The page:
With these tools, managers had the necessary information to make informed and sound decisions. The ways in which big data is currently being leveraged is very similar. What makes big data (and data analytics) different, however, is that it is much more powerful. If used properly, big data can help solve real-time problems, swiftly detect bottlenecks, make extremely accurate projections, and much more.

Big data can be likened to the “next wave” of innovation, and it is clearly changing the way that people are making decisions in the manufacturing industry, among others. Although this sounds exciting, it’s definitely not the whole story. There’s plenty of confusion around the way in which big data can be applied to a factory’s operations. Our goal with this article is to clear the air a bit and talk about the details. By the end of this article, you’ll have a better understanding of exactly what big data enables you to do in your factory.

Leveraging Big Data for Dynamic Bottleneck Detection

Data gathered on the actual performance of a machine (speed, length, unit variation, etc.) is not just limited to calculating defect rates. In fact, this data can be leveraged to determine bottlenecks in the entire factory. In some cases, a large majority of defects may come from a single machine, recipe, or small group of machines that are underperforming. By leveraging big data properly, these underperforming machines or processes can be found quickly and accurately, which saves money in the short and long-run.

Prior to the adoption of big data and analytics, it was difficult for manufacturers to detect bottlenecks and get accurate data to confirm where they were occurring. Manufacturers had to manually check the performance of each machine and spot check any issues. This process would take hours or even days. Big data and analytics platforms can now shorten this process to mere minutes. Manufacturers can react faster and have more ability to prevent future problems from occurring.

Unit Consistency Using Big Data

Consistency is an absolute necessity in any manufacturing plant. Over time, it’s inevitable that machines will warp and produce units with decreasingly accurate dimensions. In fact, this is a common problem that manufacturers deal with. Big data helps combat this problem via IoT devices that gather comprehensive data points on the machine’s status, productivity, and more. By having access to all of this information, manufacturers can make predictive decisions to avoid product defects rather than waiting until they become an actual problem.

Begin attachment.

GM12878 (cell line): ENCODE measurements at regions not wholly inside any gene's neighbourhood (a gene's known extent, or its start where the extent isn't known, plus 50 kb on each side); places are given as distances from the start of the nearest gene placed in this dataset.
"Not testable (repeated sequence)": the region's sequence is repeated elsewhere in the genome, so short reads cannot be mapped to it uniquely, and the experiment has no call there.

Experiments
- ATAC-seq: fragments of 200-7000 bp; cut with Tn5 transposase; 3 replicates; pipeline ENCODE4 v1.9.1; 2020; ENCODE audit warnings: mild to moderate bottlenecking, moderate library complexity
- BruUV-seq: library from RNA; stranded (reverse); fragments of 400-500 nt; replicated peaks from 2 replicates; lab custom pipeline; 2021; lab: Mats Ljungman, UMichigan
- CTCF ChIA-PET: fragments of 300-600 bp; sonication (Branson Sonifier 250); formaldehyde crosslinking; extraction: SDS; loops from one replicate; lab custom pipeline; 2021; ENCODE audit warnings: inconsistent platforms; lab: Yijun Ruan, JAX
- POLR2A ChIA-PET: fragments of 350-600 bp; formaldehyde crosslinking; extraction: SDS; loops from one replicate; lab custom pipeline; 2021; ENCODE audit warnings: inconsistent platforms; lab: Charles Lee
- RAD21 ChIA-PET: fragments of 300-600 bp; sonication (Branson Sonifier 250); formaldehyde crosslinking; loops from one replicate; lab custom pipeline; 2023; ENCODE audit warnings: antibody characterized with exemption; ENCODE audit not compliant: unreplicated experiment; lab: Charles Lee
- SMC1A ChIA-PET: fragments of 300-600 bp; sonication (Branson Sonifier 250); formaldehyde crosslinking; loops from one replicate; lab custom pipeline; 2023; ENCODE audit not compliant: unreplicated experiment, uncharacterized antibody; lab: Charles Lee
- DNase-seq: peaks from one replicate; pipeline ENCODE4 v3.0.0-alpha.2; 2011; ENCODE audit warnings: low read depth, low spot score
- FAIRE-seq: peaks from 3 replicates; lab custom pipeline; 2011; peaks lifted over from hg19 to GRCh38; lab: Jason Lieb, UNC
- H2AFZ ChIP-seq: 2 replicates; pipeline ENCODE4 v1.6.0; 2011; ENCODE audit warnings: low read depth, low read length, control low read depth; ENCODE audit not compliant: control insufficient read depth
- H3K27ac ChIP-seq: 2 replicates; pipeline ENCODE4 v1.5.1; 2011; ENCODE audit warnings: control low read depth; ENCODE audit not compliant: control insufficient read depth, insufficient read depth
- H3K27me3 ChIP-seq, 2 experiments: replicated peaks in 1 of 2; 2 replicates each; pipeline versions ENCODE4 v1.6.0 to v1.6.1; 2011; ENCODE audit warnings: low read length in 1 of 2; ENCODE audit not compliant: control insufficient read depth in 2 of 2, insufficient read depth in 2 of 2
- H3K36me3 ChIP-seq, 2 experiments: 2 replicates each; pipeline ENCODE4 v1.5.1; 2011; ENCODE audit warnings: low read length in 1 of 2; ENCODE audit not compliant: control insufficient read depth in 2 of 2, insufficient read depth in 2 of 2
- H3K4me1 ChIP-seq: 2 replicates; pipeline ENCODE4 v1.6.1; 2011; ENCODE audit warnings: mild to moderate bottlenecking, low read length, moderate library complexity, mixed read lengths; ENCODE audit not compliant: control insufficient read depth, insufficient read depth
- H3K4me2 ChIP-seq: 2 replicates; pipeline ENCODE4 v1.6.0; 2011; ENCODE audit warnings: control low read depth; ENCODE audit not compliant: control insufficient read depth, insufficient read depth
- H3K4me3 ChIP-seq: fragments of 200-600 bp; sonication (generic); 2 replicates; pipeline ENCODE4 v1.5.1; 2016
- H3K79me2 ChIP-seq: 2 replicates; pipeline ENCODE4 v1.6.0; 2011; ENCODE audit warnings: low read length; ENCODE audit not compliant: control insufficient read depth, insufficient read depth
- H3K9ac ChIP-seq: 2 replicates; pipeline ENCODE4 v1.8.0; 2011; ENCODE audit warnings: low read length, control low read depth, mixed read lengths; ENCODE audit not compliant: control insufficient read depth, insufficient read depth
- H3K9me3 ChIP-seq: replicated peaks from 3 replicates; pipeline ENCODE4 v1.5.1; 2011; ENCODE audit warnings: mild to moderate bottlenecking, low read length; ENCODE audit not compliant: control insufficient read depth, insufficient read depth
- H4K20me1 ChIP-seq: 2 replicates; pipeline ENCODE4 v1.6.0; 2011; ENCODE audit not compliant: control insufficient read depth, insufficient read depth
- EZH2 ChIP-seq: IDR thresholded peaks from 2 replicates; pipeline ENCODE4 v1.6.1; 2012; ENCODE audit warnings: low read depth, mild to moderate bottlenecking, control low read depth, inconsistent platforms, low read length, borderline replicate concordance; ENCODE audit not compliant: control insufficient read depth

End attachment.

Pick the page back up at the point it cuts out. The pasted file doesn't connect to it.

Having a solution like this will also help prevent other complicated problems from occurring, such as customer dissatisfaction, faulty units, and machine downtime. Big data is invaluable even for quality issues that cannot be avoided preemptively. Having large amounts of machine data allows managers and engineers to quickly detect and make decisions based on productivity trends. For example, if a unit’s dimension variation falls out of spec, the manufacturer can be prompted to re-calibrate the necessary machine. This can be done by operators and engineers with ease.

Big Data to Avoid Organizational Siloing

Using the right data analytics tool gives plant managers a better understanding of the overall productivity of a given factory. For example, Oden’s innovative analytics platform gives managers, engineers, and operators the ability to limit or distribute analytics information to their team members accordingly. Everyone from the assistant manager to the CEO can have access to information pertinent to their job and can make decisions based on that information. Rather than having to rely on reports performed by fellow employees, an organization can now distribute that information in real-time, anytime, and to anybody who needs it. This reduced siloing makes for a more dynamic factory that can react to and prevent problems quickly.

Big data is a powerful tool that manufacturers can use to make decisions. The insights that come from data lead to decisions that maximize an organization’s productivity and minimize its inadequacies. As data analytics tools become finer tuned, and IoT devices are integrated into more factories, big data will subsequently become even more powerful.